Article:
Monday, October 19, 2009

Fact or Fiction

Theatre is so much better than a self-help book for processing grief. For me.
This weekend I saw the play Rent for the second time in several years. The first time, I thought it was a nice show. This time it was a memorable and moving experience. Every theme of the play flew past me unnoticed save one: the responsibility of living well. It is not a show about gay people or AIDS, even though it is. It is about life, about choosing to spend our time on what matters.
I did not expect the floodgates to open during this show, but , hello, everything reminded me of Maura. One of the main characters, aptly named Angel, was Maura: talented, kind, loving, the peacemaker. After one year, Angel dies, leaving his friends to figure out what Angel's life and death taught them of the importance of life, love, and relationships (and, I add, God).
Maura's last 525,600 minutes were, as the song suggests, measured in love. I was taken by surprise to see Maura's high school friend, Jennifer Ross, soulfully sing the solo in Seasons of Love. I felt like I was in church, and someone please pass me the Kleenex. Really. I think the people behind me should have asked for their money back because I was probably very distracting. As Jennifer finished, I rose to my feet, aas did so many others, and the applause reverberated throughout the theatre.
After the show I had to compliment her--and she confided that the director had scolded her for singing the song without passion. So she searched her heart and started over, singing to Maura and for Maura and about Maura. And she got it. And I got it. And the whole audience got it. And it was for Maura. I'm so glad I got to be a part of that.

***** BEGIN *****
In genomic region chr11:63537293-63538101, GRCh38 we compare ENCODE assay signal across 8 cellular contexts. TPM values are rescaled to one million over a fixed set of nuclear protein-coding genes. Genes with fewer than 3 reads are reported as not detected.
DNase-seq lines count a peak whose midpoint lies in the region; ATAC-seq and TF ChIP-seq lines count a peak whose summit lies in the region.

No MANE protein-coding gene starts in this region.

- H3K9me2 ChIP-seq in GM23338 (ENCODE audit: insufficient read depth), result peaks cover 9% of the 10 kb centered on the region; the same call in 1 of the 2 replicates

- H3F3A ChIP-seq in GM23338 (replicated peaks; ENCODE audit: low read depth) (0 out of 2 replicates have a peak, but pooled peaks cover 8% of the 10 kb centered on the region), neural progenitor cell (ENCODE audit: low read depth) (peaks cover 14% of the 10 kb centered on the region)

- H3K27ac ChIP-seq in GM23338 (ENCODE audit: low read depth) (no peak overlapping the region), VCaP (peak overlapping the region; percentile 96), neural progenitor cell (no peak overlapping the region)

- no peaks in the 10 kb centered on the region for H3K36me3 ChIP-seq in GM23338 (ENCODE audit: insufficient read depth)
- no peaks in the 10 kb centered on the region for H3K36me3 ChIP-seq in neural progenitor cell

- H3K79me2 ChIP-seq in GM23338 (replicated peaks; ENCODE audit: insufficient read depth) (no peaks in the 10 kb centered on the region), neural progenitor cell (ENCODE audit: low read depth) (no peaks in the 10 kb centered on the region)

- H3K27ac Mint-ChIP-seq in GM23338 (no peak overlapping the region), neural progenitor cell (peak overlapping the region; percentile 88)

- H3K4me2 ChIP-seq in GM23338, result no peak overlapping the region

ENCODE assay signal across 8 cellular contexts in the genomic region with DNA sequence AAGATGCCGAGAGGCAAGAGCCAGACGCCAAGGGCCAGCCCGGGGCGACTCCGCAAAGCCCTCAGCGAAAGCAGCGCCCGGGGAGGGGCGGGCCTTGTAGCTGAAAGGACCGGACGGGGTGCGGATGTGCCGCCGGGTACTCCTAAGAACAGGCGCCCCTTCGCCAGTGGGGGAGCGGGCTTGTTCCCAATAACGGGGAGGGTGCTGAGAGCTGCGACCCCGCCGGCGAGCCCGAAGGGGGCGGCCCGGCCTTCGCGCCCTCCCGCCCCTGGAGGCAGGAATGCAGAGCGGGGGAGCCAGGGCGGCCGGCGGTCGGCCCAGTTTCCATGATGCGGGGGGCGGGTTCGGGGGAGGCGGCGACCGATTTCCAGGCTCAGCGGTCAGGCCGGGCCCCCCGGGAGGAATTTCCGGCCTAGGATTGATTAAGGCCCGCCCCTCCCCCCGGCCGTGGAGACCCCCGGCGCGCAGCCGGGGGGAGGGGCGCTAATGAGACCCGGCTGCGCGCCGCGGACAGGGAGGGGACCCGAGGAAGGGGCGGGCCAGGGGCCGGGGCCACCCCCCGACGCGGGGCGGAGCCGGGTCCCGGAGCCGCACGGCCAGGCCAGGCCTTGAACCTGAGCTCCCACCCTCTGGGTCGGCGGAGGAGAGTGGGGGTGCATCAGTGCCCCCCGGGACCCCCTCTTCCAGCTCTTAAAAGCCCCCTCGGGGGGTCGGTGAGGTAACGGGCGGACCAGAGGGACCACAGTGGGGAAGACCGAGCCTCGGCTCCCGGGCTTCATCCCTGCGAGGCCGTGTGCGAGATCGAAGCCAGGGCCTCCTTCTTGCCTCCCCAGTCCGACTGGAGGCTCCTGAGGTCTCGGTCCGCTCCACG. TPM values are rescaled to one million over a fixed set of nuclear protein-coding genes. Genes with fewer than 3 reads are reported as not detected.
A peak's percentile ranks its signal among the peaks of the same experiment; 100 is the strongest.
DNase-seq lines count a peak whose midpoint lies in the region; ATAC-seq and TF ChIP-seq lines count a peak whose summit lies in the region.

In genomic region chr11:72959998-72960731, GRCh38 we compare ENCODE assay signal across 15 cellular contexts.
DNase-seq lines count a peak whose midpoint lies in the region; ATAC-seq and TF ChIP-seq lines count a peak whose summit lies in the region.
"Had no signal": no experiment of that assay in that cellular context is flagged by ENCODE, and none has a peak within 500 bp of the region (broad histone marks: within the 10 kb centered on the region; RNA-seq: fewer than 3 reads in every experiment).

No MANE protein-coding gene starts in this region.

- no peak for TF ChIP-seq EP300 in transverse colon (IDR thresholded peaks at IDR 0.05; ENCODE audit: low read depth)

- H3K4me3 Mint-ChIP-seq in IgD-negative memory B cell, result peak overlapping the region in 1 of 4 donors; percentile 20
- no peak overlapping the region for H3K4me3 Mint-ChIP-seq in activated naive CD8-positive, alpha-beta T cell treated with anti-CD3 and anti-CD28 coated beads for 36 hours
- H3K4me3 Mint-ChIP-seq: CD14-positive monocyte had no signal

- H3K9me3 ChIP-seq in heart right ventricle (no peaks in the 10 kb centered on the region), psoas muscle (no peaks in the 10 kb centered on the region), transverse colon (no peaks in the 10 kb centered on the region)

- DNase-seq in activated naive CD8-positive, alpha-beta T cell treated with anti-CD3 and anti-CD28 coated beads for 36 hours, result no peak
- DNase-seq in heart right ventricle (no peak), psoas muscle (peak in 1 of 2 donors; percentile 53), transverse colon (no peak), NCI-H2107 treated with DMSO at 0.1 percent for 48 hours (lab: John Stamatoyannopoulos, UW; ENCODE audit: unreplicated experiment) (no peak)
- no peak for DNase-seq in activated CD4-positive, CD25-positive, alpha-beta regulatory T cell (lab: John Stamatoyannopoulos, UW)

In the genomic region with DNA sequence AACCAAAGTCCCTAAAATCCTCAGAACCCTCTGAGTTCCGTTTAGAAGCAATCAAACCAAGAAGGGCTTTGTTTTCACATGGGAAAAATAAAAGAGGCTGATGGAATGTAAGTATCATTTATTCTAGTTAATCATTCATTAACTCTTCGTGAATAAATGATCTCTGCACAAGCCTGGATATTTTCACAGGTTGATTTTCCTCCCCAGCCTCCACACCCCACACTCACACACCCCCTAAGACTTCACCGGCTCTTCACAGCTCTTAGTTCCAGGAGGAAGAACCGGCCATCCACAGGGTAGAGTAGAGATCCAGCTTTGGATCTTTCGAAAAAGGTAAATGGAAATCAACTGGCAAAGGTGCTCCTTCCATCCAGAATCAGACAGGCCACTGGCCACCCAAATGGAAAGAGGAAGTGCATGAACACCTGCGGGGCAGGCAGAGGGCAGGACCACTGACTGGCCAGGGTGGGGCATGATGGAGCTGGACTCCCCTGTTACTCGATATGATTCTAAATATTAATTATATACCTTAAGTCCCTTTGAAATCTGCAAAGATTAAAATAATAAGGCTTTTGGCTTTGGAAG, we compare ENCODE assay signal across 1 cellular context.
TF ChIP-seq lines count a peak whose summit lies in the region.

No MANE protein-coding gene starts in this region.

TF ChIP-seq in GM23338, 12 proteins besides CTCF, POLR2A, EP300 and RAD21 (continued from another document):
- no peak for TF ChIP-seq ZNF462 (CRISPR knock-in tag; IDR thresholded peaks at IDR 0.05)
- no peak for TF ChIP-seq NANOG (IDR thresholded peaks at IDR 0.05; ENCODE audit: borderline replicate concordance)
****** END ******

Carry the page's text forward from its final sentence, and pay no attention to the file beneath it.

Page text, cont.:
Jennifer said that Maura taught her how to sing Gospel music. Isn't that funny? The little blond chick teaching the African-American diva how to sing? I think Jennifer exaggerated, but she insisted that she had a very small voice before Maura drew her voice out of its shell.

Theatre is so much better than a self-help book for processing grief. So are novels.
I don't know why. I'm not opposed to inspirational books that speak to grief and healing. I'm reading four of them right now, all good, all helpful; all gifts from friends who were helped themselves by one or another of these books. But I find that it is within fiction that I find a character or two that I can identify with, and I can cry or see things differently or find comfort. Biographies that are written by excellent storytellers (certain books of the Bible being a terrific example of the latter) satisfy that same need.
Here is an excerpt from The Story of Edgar Sawtelle by David Wroblewski. I have read this paragraph--the whole chapter--- at least a dozen times over the course of reading the book this month. Simple, but accurate: